Stabilizers Evolve into Stabilribs
With the Xaos-27, as well as other Ground Zero canopies, we have instituted a technology that we refer to as a "Stabilrib", integrating the stabilizer panel with the end rib as a solid piece, and attaching the outboard suspension lines to the bottom of the Stabilrib instead of the lower surface of the canopy. By designing and constructing the canopy this way, several things happen, and all of them are good.
First, the suspended load imposed on the end cell is evenly distributed throughout the chord of the wingtip, resulting in better airfoil performance during all flight modes. Diffusing the end cell loading throughout the chord also eliminates the inefficient point loading of traditionally built canopies, and puts the Stabilrib to work full time, producing more efficient flight at full glide, creating a positive control point during quick turns, and channeling airflow more efficiently across the lower surface generating a more powerful flare.
Drag Reduction, Higher Flight Speed, Dynamic Performance, and Line Durability...
A Win-Win-Win-Win Combination
Another area of concern in the development of the Xaos and other Ground Zero canopies was to find a material to use in suspension lines that would not only yield a lower coefficient of drag but also a material that could tolerate the friction of the slider for the duration without detrimental effects.
With the Xaos-27 and other Ground Zero canopies, Precision is utilizing a fiber known as HMA for suspension and control lines. HMA is an acronym for High Modulus Aramid fiber. Our experience during the past two years indicates that HMA line not only packs smaller, it also tolerates the slider's friction quite remarkably, while at the same time retains its linear stability as well as Vectran. Xaos-27 canopies (and other Ground Zero canopies) each contain three different sizes of HMA line including 352, 440, and 946-pound tensile strengths. The braided diameter is smaller than either Spectra or Vectran.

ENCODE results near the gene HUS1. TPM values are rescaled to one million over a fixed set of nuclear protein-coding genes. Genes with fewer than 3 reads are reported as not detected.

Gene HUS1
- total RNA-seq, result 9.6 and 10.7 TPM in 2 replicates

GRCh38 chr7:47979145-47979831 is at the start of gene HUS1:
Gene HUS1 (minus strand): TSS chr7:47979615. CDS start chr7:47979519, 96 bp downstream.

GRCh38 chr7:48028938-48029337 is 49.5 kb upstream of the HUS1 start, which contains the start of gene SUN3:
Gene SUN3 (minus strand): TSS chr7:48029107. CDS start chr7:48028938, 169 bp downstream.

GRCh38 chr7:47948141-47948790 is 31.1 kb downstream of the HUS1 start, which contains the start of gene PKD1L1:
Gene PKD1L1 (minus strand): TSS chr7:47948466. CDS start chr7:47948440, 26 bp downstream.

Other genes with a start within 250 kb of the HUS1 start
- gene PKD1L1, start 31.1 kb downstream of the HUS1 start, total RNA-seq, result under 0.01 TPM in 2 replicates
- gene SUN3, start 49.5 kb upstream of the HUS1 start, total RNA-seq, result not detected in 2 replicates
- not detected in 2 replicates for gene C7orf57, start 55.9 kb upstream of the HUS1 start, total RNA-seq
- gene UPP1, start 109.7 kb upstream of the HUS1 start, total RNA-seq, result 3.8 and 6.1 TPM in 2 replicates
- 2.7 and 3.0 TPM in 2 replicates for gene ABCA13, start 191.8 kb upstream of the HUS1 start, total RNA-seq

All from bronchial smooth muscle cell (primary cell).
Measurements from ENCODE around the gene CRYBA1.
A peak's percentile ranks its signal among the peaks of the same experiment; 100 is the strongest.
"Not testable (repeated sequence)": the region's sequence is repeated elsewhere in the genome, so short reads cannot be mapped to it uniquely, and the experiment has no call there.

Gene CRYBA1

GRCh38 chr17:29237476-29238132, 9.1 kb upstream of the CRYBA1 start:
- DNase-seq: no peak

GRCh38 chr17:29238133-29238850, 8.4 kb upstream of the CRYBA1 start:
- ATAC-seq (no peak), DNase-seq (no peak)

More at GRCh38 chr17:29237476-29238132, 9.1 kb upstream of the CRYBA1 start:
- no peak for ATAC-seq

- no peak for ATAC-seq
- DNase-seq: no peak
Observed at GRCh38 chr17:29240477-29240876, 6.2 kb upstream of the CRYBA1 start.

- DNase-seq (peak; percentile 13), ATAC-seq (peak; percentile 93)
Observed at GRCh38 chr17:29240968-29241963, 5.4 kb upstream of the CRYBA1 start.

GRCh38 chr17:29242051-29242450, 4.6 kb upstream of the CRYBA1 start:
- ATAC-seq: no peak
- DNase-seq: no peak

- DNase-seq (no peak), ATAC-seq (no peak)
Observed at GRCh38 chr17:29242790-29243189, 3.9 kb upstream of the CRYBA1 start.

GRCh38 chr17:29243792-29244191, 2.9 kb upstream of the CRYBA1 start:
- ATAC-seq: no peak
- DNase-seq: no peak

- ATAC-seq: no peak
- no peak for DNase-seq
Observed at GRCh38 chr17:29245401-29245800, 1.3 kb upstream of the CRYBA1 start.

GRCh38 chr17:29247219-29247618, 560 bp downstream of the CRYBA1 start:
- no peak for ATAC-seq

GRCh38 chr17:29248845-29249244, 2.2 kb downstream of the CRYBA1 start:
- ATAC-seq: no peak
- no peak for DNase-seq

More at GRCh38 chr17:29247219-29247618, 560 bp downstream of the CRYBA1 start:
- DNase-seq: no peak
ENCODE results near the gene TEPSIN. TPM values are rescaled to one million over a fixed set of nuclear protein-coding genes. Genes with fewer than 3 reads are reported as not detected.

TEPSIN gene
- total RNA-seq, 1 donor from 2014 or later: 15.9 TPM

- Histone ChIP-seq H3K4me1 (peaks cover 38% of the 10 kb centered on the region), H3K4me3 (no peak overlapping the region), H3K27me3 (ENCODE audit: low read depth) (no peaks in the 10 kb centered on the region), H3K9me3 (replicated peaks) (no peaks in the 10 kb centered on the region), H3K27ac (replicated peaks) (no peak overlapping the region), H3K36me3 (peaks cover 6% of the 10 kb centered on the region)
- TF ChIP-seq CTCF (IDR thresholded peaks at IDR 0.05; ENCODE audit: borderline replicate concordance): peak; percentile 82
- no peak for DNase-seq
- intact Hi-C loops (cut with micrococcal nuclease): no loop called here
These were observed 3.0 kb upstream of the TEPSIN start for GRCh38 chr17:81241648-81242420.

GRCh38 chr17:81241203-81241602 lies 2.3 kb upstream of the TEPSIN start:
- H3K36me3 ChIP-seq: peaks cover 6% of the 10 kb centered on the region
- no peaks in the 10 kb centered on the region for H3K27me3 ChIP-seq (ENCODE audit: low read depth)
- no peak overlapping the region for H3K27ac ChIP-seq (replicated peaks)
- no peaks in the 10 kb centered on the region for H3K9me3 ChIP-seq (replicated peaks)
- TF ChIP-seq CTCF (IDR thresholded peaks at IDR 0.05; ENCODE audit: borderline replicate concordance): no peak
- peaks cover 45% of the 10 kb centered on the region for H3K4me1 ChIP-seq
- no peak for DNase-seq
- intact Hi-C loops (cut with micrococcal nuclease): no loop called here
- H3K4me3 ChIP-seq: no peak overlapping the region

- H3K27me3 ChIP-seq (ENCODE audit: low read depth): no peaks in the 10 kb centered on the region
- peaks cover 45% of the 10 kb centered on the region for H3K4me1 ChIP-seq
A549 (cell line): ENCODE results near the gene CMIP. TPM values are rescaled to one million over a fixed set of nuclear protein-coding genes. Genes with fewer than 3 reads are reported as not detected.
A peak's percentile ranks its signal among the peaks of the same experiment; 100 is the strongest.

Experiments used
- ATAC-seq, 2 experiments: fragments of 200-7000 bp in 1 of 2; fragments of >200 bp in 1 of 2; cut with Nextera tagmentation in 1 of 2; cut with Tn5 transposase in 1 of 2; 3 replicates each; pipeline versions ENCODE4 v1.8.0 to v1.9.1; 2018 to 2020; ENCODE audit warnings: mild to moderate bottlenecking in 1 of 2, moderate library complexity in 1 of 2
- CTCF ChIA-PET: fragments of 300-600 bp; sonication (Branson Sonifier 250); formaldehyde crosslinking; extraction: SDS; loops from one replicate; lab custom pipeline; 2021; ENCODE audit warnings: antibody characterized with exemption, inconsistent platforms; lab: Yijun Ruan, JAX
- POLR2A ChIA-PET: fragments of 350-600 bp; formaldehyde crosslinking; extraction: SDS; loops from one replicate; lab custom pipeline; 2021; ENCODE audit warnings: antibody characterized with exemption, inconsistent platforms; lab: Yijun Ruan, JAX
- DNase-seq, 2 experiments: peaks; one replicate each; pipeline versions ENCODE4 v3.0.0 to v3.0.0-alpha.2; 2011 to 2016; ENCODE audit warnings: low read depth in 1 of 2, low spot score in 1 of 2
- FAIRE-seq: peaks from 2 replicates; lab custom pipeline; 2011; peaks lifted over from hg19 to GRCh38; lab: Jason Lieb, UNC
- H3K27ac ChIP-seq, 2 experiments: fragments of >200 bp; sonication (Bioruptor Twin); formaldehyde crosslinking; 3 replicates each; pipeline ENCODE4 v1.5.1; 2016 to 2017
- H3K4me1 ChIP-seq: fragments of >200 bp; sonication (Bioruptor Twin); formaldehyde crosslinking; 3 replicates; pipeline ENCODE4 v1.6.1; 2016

Continuous Suspension Lines
We have outfitted the Xaos-27 and other Precision Ground Zero canopies with continuous suspension lines. By eliminating the suspension line cascades we have done several very important things. We have eliminated a library of malfunctions associated with cascaded suspension lines, we are able to use a much smaller diameter suspension line (less drag), we have minimized the front riser pressure while enhancing riser flight control on both front and rear risers.
Some people who have closely inspected the Xaos-27 have noticed and commented on the addition of lower surface lateral reinforcement bands. It is interesting to note that the general impression is that these bands are intended for opening integrity, and while that may certainly be true, the real reason for spanwise lower surface reinforcement bands is flight stability, especially during radical flight maneuvers. The spanwise lower surface reinforcement bands allow the airfoil to retain its proper 3-D shape during all phases of radical canopy flight.
The Refined Leading Edge
One of the least noticeable, but most significant changes in the Xaos-27, is the refinement of the canopy's leading edge. We spent months on this small but important element of the Xaos airfoil. Take a close look at the shape of the Xaos leading edge as compared to other cross-braced canopies available. While it is not so apparent in full flight because of typical speed distortion, the refined leading edge of the Xaos-27 airfoil explodes dynamically into play throughout the entire landing phase of flight, while it works in concert with each of the previously mentioned enhancements (Stabilrib technology, HMA fiber braided suspension lines, continuous line geometry, and lateral lower surface reinforcement bands) to deliver an ultra-performance canopy flyer's dream... an ultra performance canopy flight that defies gravity.
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